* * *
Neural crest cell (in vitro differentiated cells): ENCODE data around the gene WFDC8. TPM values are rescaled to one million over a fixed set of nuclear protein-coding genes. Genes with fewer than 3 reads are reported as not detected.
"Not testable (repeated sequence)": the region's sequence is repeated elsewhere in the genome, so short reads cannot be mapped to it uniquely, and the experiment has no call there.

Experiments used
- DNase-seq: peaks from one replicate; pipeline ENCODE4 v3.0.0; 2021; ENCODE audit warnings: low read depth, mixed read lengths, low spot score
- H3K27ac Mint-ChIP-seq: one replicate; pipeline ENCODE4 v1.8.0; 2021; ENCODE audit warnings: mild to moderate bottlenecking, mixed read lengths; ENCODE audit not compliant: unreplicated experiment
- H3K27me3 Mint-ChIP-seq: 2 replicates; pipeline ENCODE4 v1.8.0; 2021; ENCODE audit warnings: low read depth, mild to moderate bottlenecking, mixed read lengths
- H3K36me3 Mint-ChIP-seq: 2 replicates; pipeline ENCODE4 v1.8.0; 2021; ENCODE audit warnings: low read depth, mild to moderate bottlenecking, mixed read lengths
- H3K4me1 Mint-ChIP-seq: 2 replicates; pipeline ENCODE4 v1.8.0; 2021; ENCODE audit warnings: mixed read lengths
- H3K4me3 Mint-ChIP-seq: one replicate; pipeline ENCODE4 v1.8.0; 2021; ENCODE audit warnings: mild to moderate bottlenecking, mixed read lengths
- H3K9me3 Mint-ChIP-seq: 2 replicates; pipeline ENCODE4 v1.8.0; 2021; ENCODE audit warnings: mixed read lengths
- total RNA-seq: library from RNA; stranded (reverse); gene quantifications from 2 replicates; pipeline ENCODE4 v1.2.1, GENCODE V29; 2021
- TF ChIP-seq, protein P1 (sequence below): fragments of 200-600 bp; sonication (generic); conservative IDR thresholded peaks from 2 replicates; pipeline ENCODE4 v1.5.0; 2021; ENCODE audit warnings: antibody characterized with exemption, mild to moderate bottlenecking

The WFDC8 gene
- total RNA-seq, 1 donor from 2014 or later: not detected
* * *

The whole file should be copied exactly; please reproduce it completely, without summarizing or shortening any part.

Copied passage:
Neural crest cell (in vitro differentiated cells): ENCODE data around the gene WFDC8. TPM values are rescaled to one million over a fixed set of nuclear protein-coding genes. Genes with fewer than 3 reads are reported as not detected.
"Not testable (repeated sequence)": the region's sequence is repeated elsewhere in the genome, so short reads cannot be mapped to it uniquely, and the experiment has no call there.

Experiments used
- DNase-seq: peaks from one replicate; pipeline ENCODE4 v3.0.0; 2021; ENCODE audit warnings: low read depth, mixed read lengths, low spot score
- H3K27ac Mint-ChIP-seq: one replicate; pipeline ENCODE4 v1.8.0; 2021; ENCODE audit warnings: mild to moderate bottlenecking, mixed read lengths; ENCODE audit not compliant: unreplicated experiment
- H3K27me3 Mint-ChIP-seq: 2 replicates; pipeline ENCODE4 v1.8.0; 2021; ENCODE audit warnings: low read depth, mild to moderate bottlenecking, mixed read lengths
- H3K36me3 Mint-ChIP-seq: 2 replicates; pipeline ENCODE4 v1.8.0; 2021; ENCODE audit warnings: low read depth, mild to moderate bottlenecking, mixed read lengths
- H3K4me1 Mint-ChIP-seq: 2 replicates; pipeline ENCODE4 v1.8.0; 2021; ENCODE audit warnings: mixed read lengths
- H3K4me3 Mint-ChIP-seq: one replicate; pipeline ENCODE4 v1.8.0; 2021; ENCODE audit warnings: mild to moderate bottlenecking, mixed read lengths
- H3K9me3 Mint-ChIP-seq: 2 replicates; pipeline ENCODE4 v1.8.0; 2021; ENCODE audit warnings: mixed read lengths
- total RNA-seq: library from RNA; stranded (reverse); gene quantifications from 2 replicates; pipeline ENCODE4 v1.2.1, GENCODE V29; 2021
- TF ChIP-seq, protein P1 (sequence below): fragments of 200-600 bp; sonication (generic); conservative IDR thresholded peaks from 2 replicates; pipeline ENCODE4 v1.5.0; 2021; ENCODE audit warnings: antibody characterized with exemption, mild to moderate bottlenecking

The WFDC8 gene
- total RNA-seq, 1 donor from 2014 or later: not detected